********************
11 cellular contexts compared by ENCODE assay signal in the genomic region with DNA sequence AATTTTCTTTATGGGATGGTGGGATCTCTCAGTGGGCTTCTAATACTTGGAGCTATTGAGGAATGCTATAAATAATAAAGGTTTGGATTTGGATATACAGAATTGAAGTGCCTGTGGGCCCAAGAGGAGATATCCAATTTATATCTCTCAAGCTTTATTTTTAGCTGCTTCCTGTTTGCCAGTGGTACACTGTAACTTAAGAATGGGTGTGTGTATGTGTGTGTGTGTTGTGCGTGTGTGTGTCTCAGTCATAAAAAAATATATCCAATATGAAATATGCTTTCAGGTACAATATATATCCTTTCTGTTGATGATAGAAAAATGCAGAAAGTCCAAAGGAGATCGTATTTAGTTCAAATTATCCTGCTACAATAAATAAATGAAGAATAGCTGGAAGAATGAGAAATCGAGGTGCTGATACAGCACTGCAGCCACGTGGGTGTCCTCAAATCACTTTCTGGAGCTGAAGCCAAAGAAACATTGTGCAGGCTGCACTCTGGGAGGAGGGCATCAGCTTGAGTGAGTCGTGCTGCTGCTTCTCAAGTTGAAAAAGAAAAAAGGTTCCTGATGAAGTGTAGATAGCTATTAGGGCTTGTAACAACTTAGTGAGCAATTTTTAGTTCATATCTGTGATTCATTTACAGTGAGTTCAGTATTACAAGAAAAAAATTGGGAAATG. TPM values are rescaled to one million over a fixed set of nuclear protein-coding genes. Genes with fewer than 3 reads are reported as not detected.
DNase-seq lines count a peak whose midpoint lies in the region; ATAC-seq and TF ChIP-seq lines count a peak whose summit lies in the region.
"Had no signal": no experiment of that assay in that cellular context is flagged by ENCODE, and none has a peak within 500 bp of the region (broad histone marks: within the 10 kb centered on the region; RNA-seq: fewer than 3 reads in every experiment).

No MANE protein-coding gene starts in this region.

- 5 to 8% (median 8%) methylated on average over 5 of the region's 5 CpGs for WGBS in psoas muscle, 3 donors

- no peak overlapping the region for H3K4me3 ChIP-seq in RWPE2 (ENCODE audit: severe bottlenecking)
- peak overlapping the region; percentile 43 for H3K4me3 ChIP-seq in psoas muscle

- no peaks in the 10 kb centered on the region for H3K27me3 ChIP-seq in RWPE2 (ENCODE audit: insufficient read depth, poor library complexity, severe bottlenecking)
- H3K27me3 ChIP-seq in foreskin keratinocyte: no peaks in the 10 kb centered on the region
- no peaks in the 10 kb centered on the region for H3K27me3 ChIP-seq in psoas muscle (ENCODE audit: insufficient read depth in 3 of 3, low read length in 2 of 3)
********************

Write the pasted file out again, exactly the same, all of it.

11 cellular contexts compared by ENCODE assay signal in the genomic region with DNA sequence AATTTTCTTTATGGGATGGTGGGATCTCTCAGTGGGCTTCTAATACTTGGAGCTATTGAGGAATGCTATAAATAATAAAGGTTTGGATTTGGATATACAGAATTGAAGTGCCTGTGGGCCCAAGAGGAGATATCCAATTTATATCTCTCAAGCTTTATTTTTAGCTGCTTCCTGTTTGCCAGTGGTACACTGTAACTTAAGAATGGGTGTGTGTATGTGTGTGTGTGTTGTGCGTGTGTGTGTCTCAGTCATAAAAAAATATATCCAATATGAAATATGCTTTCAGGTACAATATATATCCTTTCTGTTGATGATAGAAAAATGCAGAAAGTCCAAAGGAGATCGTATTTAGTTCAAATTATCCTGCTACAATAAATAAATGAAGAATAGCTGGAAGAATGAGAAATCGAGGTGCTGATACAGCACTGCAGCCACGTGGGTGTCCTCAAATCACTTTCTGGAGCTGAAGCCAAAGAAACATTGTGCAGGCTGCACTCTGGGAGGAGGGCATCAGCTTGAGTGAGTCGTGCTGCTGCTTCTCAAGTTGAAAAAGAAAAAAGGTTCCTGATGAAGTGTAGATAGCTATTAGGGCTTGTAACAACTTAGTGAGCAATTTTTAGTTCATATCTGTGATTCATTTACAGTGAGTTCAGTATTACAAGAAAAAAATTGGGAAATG. TPM values are rescaled to one million over a fixed set of nuclear protein-coding genes. Genes with fewer than 3 reads are reported as not detected.
DNase-seq lines count a peak whose midpoint lies in the region; ATAC-seq and TF ChIP-seq lines count a peak whose summit lies in the region.
"Had no signal": no experiment of that assay in that cellular context is flagged by ENCODE, and none has a peak within 500 bp of the region (broad histone marks: within the 10 kb centered on the region; RNA-seq: fewer than 3 reads in every experiment).

No MANE protein-coding gene starts in this region.

- 5 to 8% (median 8%) methylated on average over 5 of the region's 5 CpGs for WGBS in psoas muscle, 3 donors

- no peak overlapping the region for H3K4me3 ChIP-seq in RWPE2 (ENCODE audit: severe bottlenecking)
- peak overlapping the region; percentile 43 for H3K4me3 ChIP-seq in psoas muscle

- no peaks in the 10 kb centered on the region for H3K27me3 ChIP-seq in RWPE2 (ENCODE audit: insufficient read depth, poor library complexity, severe bottlenecking)
- H3K27me3 ChIP-seq in foreskin keratinocyte: no peaks in the 10 kb centered on the region
- no peaks in the 10 kb centered on the region for H3K27me3 ChIP-seq in psoas muscle (ENCODE audit: insufficient read depth in 3 of 3, low read length in 2 of 3)